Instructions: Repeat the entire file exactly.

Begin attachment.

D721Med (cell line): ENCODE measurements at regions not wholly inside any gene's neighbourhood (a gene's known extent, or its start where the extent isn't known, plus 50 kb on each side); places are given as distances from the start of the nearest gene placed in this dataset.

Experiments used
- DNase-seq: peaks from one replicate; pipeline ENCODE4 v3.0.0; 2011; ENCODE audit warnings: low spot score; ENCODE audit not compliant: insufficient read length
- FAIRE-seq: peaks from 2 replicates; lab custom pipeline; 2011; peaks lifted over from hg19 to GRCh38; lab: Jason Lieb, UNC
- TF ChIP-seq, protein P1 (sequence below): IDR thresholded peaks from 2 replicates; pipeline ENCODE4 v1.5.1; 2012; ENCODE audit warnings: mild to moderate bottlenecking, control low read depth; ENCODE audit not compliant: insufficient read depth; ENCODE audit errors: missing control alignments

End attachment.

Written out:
D721Med (cell line): ENCODE measurements at regions not wholly inside any gene's neighbourhood (a gene's known extent, or its start where the extent isn't known, plus 50 kb on each side); places are given as distances from the start of the nearest gene placed in this dataset.

Experiments used
- DNase-seq: peaks from one replicate; pipeline ENCODE4 v3.0.0; 2011; ENCODE audit warnings: low spot score; ENCODE audit not compliant: insufficient read length
- FAIRE-seq: peaks from 2 replicates; lab custom pipeline; 2011; peaks lifted over from hg19 to GRCh38; lab: Jason Lieb, UNC
- TF ChIP-seq, protein P1 (sequence below): IDR thresholded peaks from 2 replicates; pipeline ENCODE4 v1.5.1; 2012; ENCODE audit warnings: mild to moderate bottlenecking, control low read depth; ENCODE audit not compliant: insufficient read depth; ENCODE audit errors: missing control alignments